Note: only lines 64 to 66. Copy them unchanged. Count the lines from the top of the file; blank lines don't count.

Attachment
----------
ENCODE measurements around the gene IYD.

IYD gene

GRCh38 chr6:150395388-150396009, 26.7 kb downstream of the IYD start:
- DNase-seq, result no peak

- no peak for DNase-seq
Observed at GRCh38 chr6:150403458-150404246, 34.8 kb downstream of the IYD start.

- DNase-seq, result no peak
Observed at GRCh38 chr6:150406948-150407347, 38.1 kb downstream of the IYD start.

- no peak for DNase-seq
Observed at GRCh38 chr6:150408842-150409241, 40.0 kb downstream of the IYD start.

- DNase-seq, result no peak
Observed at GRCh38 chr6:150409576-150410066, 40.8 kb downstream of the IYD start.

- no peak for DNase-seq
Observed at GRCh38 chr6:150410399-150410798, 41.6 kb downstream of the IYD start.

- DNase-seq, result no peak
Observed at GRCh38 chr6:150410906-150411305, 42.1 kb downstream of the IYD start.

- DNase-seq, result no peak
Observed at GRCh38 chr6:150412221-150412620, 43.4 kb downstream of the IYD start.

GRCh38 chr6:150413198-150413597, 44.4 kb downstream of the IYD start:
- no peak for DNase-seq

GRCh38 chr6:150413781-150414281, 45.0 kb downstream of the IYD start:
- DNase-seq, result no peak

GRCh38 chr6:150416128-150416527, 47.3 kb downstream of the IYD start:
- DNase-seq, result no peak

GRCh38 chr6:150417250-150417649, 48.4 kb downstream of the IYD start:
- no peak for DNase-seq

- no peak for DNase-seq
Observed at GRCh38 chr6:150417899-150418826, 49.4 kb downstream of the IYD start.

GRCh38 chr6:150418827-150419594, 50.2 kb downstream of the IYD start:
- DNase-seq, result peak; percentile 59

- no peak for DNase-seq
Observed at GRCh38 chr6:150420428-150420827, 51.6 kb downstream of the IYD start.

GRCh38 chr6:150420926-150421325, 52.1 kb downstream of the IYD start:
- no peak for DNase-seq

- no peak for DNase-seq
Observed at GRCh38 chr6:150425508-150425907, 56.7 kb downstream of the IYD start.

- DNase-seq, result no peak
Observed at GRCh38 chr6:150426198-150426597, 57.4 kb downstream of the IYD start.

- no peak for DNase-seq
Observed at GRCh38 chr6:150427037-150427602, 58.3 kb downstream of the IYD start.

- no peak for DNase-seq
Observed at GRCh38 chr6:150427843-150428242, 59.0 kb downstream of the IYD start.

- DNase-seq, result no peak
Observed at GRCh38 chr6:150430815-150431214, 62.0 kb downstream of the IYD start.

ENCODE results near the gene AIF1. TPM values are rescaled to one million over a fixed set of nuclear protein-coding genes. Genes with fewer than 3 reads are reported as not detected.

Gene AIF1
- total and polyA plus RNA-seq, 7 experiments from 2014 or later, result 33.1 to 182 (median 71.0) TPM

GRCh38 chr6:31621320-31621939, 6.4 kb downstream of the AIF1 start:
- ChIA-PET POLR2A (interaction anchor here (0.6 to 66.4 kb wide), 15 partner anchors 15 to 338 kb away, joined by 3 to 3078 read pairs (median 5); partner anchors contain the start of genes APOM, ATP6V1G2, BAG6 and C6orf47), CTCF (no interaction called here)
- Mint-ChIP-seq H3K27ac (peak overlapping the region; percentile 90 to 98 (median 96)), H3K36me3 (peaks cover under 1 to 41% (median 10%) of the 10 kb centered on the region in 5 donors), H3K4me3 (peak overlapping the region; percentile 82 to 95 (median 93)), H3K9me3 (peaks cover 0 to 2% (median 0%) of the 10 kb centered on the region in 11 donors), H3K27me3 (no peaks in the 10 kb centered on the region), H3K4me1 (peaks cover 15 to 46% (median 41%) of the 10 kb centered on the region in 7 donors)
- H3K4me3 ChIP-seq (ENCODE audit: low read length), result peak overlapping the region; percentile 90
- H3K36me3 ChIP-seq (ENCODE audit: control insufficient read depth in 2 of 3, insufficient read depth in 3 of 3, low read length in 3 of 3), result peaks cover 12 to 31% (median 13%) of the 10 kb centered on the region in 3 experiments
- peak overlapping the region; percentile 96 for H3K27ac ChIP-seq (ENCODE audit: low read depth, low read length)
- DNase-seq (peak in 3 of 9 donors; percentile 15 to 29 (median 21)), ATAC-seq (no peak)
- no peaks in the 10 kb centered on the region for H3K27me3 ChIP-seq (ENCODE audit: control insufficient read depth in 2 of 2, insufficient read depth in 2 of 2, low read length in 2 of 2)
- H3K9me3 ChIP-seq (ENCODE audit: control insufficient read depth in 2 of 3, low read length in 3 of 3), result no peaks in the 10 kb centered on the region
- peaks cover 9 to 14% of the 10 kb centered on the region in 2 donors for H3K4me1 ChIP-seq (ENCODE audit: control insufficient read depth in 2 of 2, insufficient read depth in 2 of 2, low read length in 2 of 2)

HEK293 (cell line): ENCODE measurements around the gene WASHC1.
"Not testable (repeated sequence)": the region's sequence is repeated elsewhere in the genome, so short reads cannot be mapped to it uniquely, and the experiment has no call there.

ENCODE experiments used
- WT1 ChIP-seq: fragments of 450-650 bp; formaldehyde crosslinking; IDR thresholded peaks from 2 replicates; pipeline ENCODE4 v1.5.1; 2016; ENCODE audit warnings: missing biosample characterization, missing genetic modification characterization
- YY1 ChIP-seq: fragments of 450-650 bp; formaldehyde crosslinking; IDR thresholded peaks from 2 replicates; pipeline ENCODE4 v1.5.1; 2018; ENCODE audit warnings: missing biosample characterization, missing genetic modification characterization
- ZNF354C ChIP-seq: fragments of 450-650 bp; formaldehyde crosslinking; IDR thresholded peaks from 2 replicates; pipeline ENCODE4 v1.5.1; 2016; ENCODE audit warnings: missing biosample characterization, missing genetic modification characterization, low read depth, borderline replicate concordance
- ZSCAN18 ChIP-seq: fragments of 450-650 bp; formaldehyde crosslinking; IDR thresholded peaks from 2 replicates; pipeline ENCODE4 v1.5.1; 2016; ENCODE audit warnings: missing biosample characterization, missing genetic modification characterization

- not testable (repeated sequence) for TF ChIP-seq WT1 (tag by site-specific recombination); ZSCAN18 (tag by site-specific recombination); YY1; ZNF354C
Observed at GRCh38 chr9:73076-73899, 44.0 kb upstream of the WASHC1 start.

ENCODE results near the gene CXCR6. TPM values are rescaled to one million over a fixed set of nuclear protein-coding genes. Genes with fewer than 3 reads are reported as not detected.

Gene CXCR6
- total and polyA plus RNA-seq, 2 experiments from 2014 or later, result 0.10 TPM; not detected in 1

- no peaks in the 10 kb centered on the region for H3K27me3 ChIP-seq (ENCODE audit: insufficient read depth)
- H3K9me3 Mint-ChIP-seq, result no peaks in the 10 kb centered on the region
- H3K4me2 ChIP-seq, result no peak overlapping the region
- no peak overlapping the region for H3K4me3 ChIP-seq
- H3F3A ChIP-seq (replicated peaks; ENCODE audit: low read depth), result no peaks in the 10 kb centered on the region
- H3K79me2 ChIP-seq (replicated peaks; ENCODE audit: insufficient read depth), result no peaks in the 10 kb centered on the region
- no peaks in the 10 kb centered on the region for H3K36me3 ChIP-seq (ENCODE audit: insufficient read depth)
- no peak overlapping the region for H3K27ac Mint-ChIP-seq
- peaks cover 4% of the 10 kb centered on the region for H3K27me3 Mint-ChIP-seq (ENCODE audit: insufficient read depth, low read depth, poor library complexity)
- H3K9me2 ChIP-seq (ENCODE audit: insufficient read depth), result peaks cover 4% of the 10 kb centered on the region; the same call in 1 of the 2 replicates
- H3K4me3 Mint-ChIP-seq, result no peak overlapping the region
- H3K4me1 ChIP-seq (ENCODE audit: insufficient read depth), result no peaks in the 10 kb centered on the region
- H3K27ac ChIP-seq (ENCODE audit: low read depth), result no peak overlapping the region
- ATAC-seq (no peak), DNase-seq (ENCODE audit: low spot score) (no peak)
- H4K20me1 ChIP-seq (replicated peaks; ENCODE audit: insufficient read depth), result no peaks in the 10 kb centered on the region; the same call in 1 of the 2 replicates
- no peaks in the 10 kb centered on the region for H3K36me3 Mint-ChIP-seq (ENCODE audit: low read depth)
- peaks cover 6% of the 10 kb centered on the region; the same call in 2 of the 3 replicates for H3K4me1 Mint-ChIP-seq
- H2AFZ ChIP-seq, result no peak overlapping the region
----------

- ZSCAN18 ChIP-seq: fragments of 450-650 bp; formaldehyde crosslinking; IDR thresholded peaks from 2 replicates; pipeline ENCODE4 v1.5.1; 2016; ENCODE audit warnings: missing biosample characterization, missing genetic modification characterization

- not testable (repeated sequence) for TF ChIP-seq WT1 (tag by site-specific recombination); ZSCAN18 (tag by site-specific recombination); YY1; ZNF354C
Observed at GRCh38 chr9:73076-73899, 44.0 kb upstream of the WASHC1 start.